Despite the globalised, technology-driven, networked and de-territorial world that we now live in, there still seems to be a demand for physical spaces with low barriers to entry which bring people together to collaborate, work across disciplines, innovate and share access to technology, ideas and caffeine. If tech hubs can reproduce the innovative atmosphere of the 1600s coffeehouses, they will be well on their way to contributing to society and to developmental outcomes.

Ultimately, we need to think more creatively about technology, innovation, entrepreneurship and development on the African continent. The coffeehouses of the 1600s – and in my experience, the coffee shops of London and Oxford today – clearly tell us that innovation often springs from unexpected, organic, informal (and caffeine-driven) spaces.

And yes, before you ask, I wrote this blog in a coffee shop. The constant stream of people, the buzz of conversation, and the assistance of a flat white continue to be my biggest sources of inspiration.

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Advice, Experiences

Course Review: Development Studies and African Studies at SOAS

Written by Tomas Zak

When choosing what course I wanted to do at undergraduate level, I wanted to strike a balance between the practical part of my degree, which I thought would get me a job (Development Studies) and my own personal interests (African Studies), but I eventually realised this was a false distinction.

It was not a job-orientated degree. Both sides were intensely theoretical. In African Studies, the focus was predominately on learning a language and different aspects of African cultures such as film, music, literature, religion, etc…

Similarly, in what should really be called Critical Development Studies, there is a concerted effort to dismantle the problematic notion that “we” develop “them”. Instead, the course examines what it is in Western societies that inhibits development elsewhere. It looks into broader attempts at systemic reform, rather than piecemeal palliative measures perpetuated by the development orthodoxy.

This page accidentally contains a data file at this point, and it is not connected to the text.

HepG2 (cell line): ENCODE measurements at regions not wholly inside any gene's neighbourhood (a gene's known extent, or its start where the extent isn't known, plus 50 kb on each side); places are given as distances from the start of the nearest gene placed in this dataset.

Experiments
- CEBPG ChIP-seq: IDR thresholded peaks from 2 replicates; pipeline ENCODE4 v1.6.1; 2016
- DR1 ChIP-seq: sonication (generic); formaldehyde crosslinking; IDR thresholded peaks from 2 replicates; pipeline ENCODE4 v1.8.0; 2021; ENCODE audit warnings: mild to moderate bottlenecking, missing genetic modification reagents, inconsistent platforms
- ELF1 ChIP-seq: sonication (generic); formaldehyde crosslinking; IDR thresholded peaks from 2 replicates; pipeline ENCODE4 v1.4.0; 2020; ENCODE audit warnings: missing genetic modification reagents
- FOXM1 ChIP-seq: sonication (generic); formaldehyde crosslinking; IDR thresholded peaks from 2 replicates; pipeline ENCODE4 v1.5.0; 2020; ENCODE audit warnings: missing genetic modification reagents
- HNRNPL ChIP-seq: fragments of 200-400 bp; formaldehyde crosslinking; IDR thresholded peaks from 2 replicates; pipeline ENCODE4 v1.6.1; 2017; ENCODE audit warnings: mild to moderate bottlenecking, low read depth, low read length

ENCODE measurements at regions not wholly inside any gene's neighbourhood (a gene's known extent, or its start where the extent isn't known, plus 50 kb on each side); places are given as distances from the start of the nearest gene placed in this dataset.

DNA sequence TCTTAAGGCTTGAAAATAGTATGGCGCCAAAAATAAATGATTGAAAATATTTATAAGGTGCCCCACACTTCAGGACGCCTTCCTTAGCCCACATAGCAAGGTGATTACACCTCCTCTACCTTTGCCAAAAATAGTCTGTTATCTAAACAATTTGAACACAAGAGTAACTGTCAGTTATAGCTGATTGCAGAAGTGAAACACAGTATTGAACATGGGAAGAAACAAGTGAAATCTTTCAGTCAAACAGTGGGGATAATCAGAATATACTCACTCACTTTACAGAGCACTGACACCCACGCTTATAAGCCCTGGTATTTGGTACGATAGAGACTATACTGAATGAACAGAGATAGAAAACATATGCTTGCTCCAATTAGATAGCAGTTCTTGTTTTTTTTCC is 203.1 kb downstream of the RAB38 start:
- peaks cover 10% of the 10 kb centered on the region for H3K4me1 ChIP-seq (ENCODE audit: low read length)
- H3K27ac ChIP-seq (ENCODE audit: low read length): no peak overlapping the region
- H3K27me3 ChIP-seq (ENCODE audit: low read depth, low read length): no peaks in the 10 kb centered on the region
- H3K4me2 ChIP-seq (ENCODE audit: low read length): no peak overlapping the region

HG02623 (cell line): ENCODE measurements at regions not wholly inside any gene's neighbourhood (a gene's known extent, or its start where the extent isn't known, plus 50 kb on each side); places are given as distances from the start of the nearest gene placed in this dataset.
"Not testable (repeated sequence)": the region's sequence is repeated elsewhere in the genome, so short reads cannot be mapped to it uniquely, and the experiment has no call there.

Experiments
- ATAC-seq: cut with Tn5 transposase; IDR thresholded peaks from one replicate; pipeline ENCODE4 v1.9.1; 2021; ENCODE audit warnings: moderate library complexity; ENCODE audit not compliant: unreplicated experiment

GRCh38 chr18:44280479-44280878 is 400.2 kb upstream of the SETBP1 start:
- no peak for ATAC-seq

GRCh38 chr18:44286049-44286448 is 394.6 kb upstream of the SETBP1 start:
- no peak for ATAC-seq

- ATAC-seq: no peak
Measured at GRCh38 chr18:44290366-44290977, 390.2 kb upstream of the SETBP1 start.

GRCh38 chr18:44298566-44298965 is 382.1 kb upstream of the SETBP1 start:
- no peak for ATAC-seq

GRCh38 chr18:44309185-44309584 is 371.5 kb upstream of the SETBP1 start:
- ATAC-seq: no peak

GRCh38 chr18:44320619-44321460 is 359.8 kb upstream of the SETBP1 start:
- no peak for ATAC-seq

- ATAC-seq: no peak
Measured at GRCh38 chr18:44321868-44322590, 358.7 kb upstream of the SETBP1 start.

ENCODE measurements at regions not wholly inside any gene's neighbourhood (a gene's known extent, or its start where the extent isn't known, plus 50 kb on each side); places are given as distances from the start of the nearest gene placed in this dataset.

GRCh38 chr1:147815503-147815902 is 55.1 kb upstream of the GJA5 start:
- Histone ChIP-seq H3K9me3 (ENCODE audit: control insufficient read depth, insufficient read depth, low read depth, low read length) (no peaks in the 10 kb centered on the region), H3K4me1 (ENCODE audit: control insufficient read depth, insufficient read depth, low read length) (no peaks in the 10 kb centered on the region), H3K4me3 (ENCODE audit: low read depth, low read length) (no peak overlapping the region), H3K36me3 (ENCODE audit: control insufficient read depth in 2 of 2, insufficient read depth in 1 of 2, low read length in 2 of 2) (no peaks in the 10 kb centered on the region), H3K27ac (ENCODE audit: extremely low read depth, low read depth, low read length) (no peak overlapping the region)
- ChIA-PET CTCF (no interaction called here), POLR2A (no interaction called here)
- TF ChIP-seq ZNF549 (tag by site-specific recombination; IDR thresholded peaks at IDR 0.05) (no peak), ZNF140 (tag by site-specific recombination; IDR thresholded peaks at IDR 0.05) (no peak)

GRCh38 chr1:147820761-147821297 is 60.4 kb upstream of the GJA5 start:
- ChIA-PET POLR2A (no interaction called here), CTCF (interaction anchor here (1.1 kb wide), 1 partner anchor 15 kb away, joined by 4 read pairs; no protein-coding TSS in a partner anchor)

Taken as a whole, the degree sought to marry this critical analysis of the development business with an understanding of a particular context – primarily by learning a language.

Pros

Language
As funding is getting cut across the board, fewer and fewer places have the language specialisation on offer at SOAS. The one thing I would have done differently when it comes to languages is to have gone on the year abroad, even if it meant taking a year longer to complete my degree, paying more fees and dealing with the pitfalls of SOAS organisation in a foreign country.

Through immersion you learn the most, but you have to be driven and above all, interested. SOAS has some great connections abroad, but it’s all about how you use them. I’d think carefully before picking a language as it is probably one of the decisions which will take the longest to bear fruit, but for me it was definitely worthwhile.

Interdisciplinary
In the core courses in development, there is no one lecturer. Lecturers will vary and come to teach their area of specialisation. So you will meet a lot of lecturers from different faculties and get to hear about how their current research ties into the topic at hand. It also gives you the opportunity to scope out potential dissertation supervisors.

Diversity
Not only in terms of nationality – but also in terms of a diversity of experiences, influences and norms. This applies to teaching staff and students alike and leads to interesting, albeit heated, debates both in tutorials, but also in the bar. It can begin to sound like a bad joke. A Tibetan monk, an anarchist and an Old Etonian sit down for a tutorial…

Cons

Ideological straitjacket
It is no secret that SOAS is one of the foremost centres for the study of Marxism and this seeps through into almost all aspects of teaching. There is very much a SOAS-line and after sitting in yet another tutorial full of nodding heads bashing the IMF, it can begin to sound like a broken record so try and break out.

London is perfect for this. There are talks, conferences, debates and book launches at places like the Royal African Society, the Africa Centre, the Overseas Development Institute, the London International Development Centre, Birbeck, LSE, Kings, UCL, etc… Chances are you’ll hear more than enough and come running back to the bubble that is SOAS, but it’s still worth hearing the other side.

Admin and organisation
Navigating the corridors of the Byzantine system that is SOAS bureaucracy will probably take up a substantial amount of your time. Menial tasks like changing courses or submitting a hard copy of an essay will have you running around chasing signatures and knocking on doors.

Tips on getting the most out of the degree:

Follow good lecturers not interesting sounding courses (H/T Chris Blattman).
At SOAS, the course I was most excited about on paper turned out to be taught by one of the worst lecturers. Some academics might have a wealth of knowledge, extensive work experience, huge research grants or have written ground-breaking books, but are very bad at public speaking and transmitting that information.

By contrast, a lecturer that has been running the same module year-on-year, benefits from a number of students shaping, improving and even challenging their thinking. If they are a good lecturer, they will have incorporated new ideas, have tried and tested different ways of teaching and altered the content of the course in response to current events and contemporary research. If you do end up taking the risk with a new course, don’t be afraid to change even if you are a couple of lectures in – I wish I had.